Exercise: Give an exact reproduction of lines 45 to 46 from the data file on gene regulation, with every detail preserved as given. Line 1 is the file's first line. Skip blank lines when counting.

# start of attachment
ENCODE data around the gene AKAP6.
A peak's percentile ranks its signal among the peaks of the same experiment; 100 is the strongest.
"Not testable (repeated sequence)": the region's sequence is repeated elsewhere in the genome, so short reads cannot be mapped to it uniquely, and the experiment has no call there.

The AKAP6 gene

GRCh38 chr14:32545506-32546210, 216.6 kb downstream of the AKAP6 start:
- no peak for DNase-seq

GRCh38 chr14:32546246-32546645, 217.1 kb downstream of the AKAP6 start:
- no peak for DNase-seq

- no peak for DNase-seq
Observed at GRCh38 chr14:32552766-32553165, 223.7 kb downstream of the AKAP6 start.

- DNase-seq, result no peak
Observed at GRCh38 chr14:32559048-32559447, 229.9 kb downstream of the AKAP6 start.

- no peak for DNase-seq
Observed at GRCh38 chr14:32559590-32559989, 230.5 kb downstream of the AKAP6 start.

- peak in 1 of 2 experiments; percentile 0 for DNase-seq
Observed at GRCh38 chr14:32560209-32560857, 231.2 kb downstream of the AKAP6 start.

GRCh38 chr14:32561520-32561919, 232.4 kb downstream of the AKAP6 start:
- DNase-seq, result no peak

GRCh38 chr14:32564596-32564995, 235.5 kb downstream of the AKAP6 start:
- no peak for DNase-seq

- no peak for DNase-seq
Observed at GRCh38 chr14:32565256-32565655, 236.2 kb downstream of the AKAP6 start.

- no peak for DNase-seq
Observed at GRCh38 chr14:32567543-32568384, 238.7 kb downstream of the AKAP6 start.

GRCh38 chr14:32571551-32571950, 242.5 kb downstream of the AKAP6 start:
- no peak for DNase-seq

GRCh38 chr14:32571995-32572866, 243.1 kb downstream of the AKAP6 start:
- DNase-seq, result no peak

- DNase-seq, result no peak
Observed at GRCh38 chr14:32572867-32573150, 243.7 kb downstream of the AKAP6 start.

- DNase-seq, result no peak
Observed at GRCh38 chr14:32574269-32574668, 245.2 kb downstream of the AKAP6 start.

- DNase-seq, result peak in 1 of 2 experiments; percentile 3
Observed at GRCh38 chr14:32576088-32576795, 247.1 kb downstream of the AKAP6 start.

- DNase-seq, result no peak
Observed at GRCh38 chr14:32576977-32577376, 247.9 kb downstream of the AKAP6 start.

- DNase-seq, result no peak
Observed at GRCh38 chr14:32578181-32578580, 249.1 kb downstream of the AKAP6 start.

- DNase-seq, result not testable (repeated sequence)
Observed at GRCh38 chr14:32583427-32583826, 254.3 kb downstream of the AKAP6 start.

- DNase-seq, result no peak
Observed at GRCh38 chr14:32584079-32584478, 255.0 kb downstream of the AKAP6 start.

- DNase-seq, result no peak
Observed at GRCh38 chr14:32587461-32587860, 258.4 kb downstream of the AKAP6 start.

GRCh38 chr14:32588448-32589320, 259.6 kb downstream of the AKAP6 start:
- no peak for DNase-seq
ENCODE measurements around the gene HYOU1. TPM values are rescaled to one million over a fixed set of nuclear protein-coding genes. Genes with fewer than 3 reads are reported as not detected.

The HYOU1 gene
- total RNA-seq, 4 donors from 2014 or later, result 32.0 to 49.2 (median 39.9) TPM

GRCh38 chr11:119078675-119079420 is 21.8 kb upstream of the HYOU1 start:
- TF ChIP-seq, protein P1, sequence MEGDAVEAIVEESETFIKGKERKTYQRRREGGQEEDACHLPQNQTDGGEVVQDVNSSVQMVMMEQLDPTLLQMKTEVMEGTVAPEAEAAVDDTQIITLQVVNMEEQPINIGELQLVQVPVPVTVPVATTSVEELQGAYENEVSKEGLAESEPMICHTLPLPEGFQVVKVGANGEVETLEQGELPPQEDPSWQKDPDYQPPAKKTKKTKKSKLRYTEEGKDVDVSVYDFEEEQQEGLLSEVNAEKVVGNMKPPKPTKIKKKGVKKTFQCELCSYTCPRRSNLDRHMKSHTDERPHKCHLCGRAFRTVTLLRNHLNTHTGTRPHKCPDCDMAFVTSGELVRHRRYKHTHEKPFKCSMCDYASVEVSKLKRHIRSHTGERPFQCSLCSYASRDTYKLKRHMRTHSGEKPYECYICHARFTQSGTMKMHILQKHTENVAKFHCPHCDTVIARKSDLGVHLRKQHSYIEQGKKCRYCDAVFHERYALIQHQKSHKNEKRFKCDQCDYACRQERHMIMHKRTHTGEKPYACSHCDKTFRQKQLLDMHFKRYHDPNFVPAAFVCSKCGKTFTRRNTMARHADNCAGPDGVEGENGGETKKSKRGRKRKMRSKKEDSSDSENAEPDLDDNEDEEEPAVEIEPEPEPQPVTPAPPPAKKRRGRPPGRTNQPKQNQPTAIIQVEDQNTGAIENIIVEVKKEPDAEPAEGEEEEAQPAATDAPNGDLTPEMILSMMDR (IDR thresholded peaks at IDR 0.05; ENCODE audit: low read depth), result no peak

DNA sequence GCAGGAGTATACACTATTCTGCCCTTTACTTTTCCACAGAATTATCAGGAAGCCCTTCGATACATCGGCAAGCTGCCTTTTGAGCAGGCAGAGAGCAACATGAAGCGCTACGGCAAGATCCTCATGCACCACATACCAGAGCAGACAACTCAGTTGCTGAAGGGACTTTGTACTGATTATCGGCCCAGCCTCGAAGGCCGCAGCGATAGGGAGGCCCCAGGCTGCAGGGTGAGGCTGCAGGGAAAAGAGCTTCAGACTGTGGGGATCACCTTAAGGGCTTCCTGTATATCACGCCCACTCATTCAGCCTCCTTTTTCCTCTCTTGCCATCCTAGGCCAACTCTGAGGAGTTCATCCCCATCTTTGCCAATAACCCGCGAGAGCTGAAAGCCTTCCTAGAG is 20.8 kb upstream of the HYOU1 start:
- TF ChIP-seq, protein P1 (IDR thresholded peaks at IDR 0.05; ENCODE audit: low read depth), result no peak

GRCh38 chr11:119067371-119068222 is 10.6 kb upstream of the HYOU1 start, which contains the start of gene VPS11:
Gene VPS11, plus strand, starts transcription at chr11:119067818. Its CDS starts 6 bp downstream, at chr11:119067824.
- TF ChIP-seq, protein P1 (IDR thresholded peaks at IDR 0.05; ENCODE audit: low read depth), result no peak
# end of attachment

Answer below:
GRCh38 chr14:32588448-32589320, 259.6 kb downstream of the AKAP6 start:
- no peak for DNase-seq